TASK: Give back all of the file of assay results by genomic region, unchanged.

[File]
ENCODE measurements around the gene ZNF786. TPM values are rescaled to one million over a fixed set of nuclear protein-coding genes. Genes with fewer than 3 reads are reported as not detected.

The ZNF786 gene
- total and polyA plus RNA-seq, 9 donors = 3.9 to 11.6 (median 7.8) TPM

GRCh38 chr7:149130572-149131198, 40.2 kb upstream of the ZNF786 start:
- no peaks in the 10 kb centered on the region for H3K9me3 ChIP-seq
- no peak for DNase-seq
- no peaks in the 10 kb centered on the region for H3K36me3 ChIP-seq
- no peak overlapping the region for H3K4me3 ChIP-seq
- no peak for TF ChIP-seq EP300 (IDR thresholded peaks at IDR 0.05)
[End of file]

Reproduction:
ENCODE measurements around the gene ZNF786. TPM values are rescaled to one million over a fixed set of nuclear protein-coding genes. Genes with fewer than 3 reads are reported as not detected.

The ZNF786 gene
- total and polyA plus RNA-seq, 9 donors = 3.9 to 11.6 (median 7.8) TPM

GRCh38 chr7:149130572-149131198, 40.2 kb upstream of the ZNF786 start:
- no peaks in the 10 kb centered on the region for H3K9me3 ChIP-seq
- no peak for DNase-seq
- no peaks in the 10 kb centered on the region for H3K36me3 ChIP-seq
- no peak overlapping the region for H3K4me3 ChIP-seq
- no peak for TF ChIP-seq EP300 (IDR thresholded peaks at IDR 0.05)